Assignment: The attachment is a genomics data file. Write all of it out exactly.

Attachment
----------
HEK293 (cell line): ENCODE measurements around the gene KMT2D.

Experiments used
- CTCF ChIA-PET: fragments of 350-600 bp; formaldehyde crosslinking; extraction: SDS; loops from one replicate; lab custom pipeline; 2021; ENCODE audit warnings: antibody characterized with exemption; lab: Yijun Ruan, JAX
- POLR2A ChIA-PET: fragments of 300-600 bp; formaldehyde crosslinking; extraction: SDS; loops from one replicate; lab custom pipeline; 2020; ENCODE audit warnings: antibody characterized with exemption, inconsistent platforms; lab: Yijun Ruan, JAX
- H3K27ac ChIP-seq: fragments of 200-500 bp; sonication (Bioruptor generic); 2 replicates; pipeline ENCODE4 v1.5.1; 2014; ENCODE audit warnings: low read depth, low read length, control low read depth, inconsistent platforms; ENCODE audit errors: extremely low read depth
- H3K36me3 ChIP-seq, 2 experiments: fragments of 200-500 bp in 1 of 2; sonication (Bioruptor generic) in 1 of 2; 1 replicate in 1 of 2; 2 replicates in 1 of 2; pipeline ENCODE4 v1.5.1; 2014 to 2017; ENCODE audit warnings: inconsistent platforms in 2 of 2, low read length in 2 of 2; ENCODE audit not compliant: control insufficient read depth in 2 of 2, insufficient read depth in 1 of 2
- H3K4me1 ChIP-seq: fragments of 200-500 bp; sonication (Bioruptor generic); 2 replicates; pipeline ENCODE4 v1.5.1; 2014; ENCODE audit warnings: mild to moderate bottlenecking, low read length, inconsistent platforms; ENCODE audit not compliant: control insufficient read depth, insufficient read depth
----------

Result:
HEK293 (cell line): ENCODE measurements around the gene KMT2D.

Experiments used
- CTCF ChIA-PET: fragments of 350-600 bp; formaldehyde crosslinking; extraction: SDS; loops from one replicate; lab custom pipeline; 2021; ENCODE audit warnings: antibody characterized with exemption; lab: Yijun Ruan, JAX
- POLR2A ChIA-PET: fragments of 300-600 bp; formaldehyde crosslinking; extraction: SDS; loops from one replicate; lab custom pipeline; 2020; ENCODE audit warnings: antibody characterized with exemption, inconsistent platforms; lab: Yijun Ruan, JAX
- H3K27ac ChIP-seq: fragments of 200-500 bp; sonication (Bioruptor generic); 2 replicates; pipeline ENCODE4 v1.5.1; 2014; ENCODE audit warnings: low read depth, low read length, control low read depth, inconsistent platforms; ENCODE audit errors: extremely low read depth
- H3K36me3 ChIP-seq, 2 experiments: fragments of 200-500 bp in 1 of 2; sonication (Bioruptor generic) in 1 of 2; 1 replicate in 1 of 2; 2 replicates in 1 of 2; pipeline ENCODE4 v1.5.1; 2014 to 2017; ENCODE audit warnings: inconsistent platforms in 2 of 2, low read length in 2 of 2; ENCODE audit not compliant: control insufficient read depth in 2 of 2, insufficient read depth in 1 of 2
- H3K4me1 ChIP-seq: fragments of 200-500 bp; sonication (Bioruptor generic); 2 replicates; pipeline ENCODE4 v1.5.1; 2014; ENCODE audit warnings: mild to moderate bottlenecking, low read length, inconsistent platforms; ENCODE audit not compliant: control insufficient read depth, insufficient read depth